13. I hope my response will help parents stuck on name universities/colleges. Our oldest daughter graduated from St. Mary’s College of Maryland. A very affordable option even though she was out of state (it’s a public liberal arts college in St. Mary’s City, MD). She loved it. She received an excellent education. Due to small class size she got to know her professors very well. Even went to BBQs at their homes. She impressed one particular professor who recommended her to an associate at Dartmouth who hired her as a research assistant who was impressed by her that when she applied to Dartmouth to begin her PhD studies in neuroscience she was accepted and has worked very hard these last four years toward her degree inhis lab. She is also a National Science Foundation Graduate Fellow. All this from college many people on the west coast here hasn’t heard of. She will apply this year to medical school and is debt free from her undergrad and graduate school. As a PhD student is paid a stipend and is not charged tuition at Dartmouth, but works very hard for them.

    Our youngest daughter graduated from Willamette University which also has small classes enabling her to get to know her professors very well, particularly her organic chemistry professor who mentored her for two summers in her lab under a wonderful program by which our daughter was awarded a very, very generous stipend that enabled her to live in Salem in the summer and pocket a tidy sum for the following school year. Also, under this program she and her team presented at a program in Spokane the following fall. Due to this relationship our daughter was recommended to work as a research assistant at Oregon Health & Science University as a research assistant. OHSU was impressed enough by her education, experience and work ethic a program was started between Willamette University and OHSU to have a qualified undergrads work in the lab. A very valuable experience. This daughter is also applying to medical school this year. She had been accepted at Bates College and Washington and Lee, but with no financial aid other than loans. We could not afford the $60,000 plus price tag of these schools and she would have graduated with enormous debt. At the time she applied for undergrad becoming a doctor was NOT on her radar, but her undergrad experience at Willamette guided her into this direction which she loves. Willamette awarded her generous scholarships which made it affordable for us. Both she and her older sister can now take out loans in their own names for medical school without the burden of undergrad loans and we can anticipate retirement in the near future.

    This is a long post, but I want parents to know it is more than OK to say NO to universities and colleges that will financially cripple you and your children.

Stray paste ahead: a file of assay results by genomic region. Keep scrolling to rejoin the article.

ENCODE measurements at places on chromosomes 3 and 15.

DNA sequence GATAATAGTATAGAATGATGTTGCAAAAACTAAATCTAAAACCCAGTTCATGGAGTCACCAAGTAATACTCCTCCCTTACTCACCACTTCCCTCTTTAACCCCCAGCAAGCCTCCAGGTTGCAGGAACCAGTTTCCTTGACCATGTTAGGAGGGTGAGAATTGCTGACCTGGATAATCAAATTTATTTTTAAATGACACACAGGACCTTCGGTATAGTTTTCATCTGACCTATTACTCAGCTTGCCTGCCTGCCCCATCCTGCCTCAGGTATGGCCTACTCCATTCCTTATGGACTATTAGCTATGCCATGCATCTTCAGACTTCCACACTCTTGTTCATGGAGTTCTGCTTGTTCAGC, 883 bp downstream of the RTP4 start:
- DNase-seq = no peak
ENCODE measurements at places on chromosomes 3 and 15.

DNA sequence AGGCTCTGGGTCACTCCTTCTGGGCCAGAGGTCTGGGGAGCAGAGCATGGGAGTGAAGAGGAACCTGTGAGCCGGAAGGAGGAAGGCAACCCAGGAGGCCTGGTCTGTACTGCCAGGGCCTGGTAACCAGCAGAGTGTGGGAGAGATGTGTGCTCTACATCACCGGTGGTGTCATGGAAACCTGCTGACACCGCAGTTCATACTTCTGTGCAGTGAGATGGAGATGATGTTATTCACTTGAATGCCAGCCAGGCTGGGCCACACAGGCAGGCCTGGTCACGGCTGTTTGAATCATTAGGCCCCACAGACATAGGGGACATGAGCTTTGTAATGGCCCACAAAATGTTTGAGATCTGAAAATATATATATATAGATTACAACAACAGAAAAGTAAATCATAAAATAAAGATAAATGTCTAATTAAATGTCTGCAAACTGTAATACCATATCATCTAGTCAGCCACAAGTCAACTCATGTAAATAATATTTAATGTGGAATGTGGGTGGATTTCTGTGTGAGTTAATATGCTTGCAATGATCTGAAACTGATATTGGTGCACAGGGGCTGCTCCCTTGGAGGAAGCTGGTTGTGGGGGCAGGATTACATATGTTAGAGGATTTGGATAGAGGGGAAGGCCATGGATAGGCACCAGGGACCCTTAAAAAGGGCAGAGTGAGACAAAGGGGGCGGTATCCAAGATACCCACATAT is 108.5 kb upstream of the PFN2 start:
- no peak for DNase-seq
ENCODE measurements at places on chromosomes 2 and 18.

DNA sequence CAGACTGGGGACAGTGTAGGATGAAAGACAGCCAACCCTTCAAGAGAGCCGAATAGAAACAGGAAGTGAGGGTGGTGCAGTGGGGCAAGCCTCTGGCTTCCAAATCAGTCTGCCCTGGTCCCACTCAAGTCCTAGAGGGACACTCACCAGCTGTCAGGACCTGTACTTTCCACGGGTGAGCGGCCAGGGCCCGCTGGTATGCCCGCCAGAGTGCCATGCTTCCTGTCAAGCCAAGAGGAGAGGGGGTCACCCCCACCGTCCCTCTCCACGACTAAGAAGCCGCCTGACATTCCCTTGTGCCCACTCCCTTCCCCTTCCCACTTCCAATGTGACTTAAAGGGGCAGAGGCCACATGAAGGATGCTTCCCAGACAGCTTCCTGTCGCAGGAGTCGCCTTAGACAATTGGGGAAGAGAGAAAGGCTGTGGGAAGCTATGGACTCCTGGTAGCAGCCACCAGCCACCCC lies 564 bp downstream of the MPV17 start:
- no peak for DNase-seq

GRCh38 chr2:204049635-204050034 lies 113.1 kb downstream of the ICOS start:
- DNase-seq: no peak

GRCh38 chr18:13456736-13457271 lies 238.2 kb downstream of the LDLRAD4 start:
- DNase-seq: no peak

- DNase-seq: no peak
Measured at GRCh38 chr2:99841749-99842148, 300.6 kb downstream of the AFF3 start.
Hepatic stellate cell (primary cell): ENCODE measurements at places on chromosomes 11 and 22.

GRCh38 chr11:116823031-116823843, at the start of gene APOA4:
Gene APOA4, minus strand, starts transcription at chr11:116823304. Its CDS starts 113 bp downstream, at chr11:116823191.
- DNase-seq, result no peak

Lynn, thank you, thank you for your support all these years. I read the first edition of your book which led me on this journey of higher educational gems and our daughters successes.

  14. Great post. My husband is guilty of #2 and I am guilty of #4. My son’s safety school is UT Austin ( he’s already in with top 6% auto admission) but he really loves Rice and we are heading to look at Yale next week…Ugh.

    Question: We keep getting letters from Harvard and Yale not to worry about the cost but they sent the same letters to my sister-in-law (roughly same income but we have more savings), and her kid did Early Decision at Brown and they are on the hook for the whole thing. Is that even legal????They are freaking out because they have two other kids also. Should we avoid Early Decision at Rice?????

    1. Lillian – seems like your son has some wonderful options. Unless you are prepared to pay full tuition and fees/costs at Rice, I would avoid early decision. When your child applies early decision, both the child and parent are required to sign what is essentially a contract where you agree that if accepted you will promptly pull all other pending college applications and attend the school that just accepted you. So re: your sister-in-law and Brown – yes, it is in fact very legal. Practically speaking of course, no one can force your child to attend a given university, and if you truly have need and it doesn’t come through, then that’s a conversation with the financial aid staff – however, the whole point re: early decision is that you’ve committed to a first choice, no matter what. Also, it’s one thing to see letters that say don’t worry about money, but it’s another to have a university indicate the same after they’ve actually reviewed your financial situation. Some smaller liberal arts school give “early reads” when applying early decision where you send them financial information ahead of applying early decision and they give you an idea of what money might come your family’s way. You can always ask whether they do that at Rice. Also, if a given school has a pretty good net price calculator (good ones ask lots of questions about your specific financial situation – if you have to get your tax return and investment statements out to answer then it’s a good one), they will give you a pretty good idea of whether you qualify for any financial aid. That’s another step you can take. Best of luck to your son!